Kassala Talkok village is a place where many people produce and innovate. But there is one big problem – they do not know how to market their products.
To address this Practical Action Sudan organised a workshop centered on the concepts and application methods of Participatory Market Systems Development (PMSD), as part of the Aqua 4 East project.
The rationale behind this training is the need to expand the understanding of project participants about their own obstacles and constraints in order to enable them to engage in community development with extensive perspective and knowledge.
Unlike other approaches PMSD suits such situations where community capability and readiness is restricted by a variety of factors that hindering their applications. Almost all the participants were new to this approach and were excited by its features.
The facilitation of the training was done by an expert who has previous working experiences in the same field with Practical Action, which helped the workshop reach its objective
The objective of this training was to enable representatives of local communities and Aqua 4 East project partners to participate in their communities and institutions to contribute to the achievement of project goals through the application of market development systems.
Specific training objectives
To enable participants to understand the approach to market development systems through identifying:
- Tools used in the participatory market system development
- Guidelines steps involved in development of markets systems
- How to use the application method on the ground
As a result of the training participant acquired the skills and knowledge of practical and scientific PMSD and its application on the ground. They learned the basic steps of the road map approach to market development systems and how to apply them along with a knowledge of the markets systems partners of the market at various levels and roles of each partner’s specific market.No Comments » | Add your comment
The DfID funded Aqua 4 East water and sanitation (WASH) project in Talkok aims to increase women’s participation in its project activities despite the status of women in the locality.
Women’s participation in WASH projects can have many benefits. It can contribute to the achievement of specific objectives regarding the functioning and use of facilities and also to the of wider development goals. Their participation can also be of both direct and indirect benefit to the women themselves.
The potential contribution of women to these objectives emerges logically from their traditional participation in water supply and sanitation as domestic managers. Women decide where to collect water and according to the season, how match water to collect and how to use it. In their choice of water source, they make reasoned decisions based on their own criteria of access, time, effort, water quantity, quality and reliability. In addition, much of the informal learning about water and sanitation takes place through interpersonal contact between women.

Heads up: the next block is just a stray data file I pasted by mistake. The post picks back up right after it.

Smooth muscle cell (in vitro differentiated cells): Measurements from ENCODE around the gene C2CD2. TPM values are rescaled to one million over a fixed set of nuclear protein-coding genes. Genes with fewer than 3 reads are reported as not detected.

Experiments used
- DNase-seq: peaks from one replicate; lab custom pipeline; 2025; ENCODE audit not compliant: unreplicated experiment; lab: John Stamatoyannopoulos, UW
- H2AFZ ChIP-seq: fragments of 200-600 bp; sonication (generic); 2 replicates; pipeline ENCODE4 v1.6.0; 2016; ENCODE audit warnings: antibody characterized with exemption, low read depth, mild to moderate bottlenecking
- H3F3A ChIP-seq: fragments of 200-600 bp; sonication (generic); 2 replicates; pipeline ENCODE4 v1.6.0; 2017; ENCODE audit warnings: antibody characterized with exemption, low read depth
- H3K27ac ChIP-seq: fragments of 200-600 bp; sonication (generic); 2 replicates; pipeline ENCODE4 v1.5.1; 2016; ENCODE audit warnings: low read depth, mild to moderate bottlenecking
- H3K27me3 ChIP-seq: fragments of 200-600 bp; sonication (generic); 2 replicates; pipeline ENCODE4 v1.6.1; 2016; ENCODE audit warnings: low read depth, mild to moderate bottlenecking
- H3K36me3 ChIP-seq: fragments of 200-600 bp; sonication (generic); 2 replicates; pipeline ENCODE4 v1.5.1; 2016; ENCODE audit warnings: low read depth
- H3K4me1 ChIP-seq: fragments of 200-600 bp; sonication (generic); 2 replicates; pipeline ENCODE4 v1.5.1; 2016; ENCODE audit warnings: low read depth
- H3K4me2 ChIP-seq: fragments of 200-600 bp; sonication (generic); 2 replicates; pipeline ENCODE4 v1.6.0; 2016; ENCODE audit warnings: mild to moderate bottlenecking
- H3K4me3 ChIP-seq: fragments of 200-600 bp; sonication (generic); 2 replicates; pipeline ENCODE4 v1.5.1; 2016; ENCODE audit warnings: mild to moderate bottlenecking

Therefore women’s opinions and needs have important consequences for the acceptance, use and readiness to maintain new water supplies and for the health impact of the supply and for the ultimately of the project.
Women’s participation in catchment committees is mainly administrative. For the first time women from Talkok from the Hadandwa tribe, attended training outside their villages. They have a tradition and culture that puts them under men’s control even within the village so meetings in the presence of men are not possible. The Elgandoul network for rural development which is responsible for the implementation of this part of the project, played a very important role is the discussions and negotiations with local authority leaders. As a result, they allowed six women from the areas participating in the three catchments to attend the three day integrated water resource management training workshop together with men in Kassala.
At the end of the training Talkok leaders were convinced of the value of women’s participation and decided to allow them to attend future training sessions.1 Comment » | Add your comment
As one of the activities of the low smoke stove project we established twenty saving and loan committees in El Fasher town to spread the concept of saving among women’s groups. The hope is to empower women and also to contribute to improving women’s lives.
Most of our beneficiaries are poor women, the majority did not complete their education and have little or no income. Most of women are small traders in vegetables or handcrafts. However for those making local perfume, and food processing, their capital is too small to expand their trade to increase their profit.
We introduced the idea of savings and loans to help women to overcome these economic barriers. These committees are not new but we are trying to introduce a model of savings and loans that help the women to be more organized, to have a good understanding of the concept and the ability to take on and manage the loan.
Many women now are very happy following their involvement in savings and loan committees, Some started income generating activities that help to pay school fees for their children. In addition they are making social relationships among women’s groups which will help them exchange ideas and share knowledge.
Furthermore women groups have been able to provide equipment based on women’s needs. They pay in advance to acquire LPG stoves and thereafter in monthly installments. In some cases some women cannot afford to pay the advance, so the saving committee lend them money to pay this.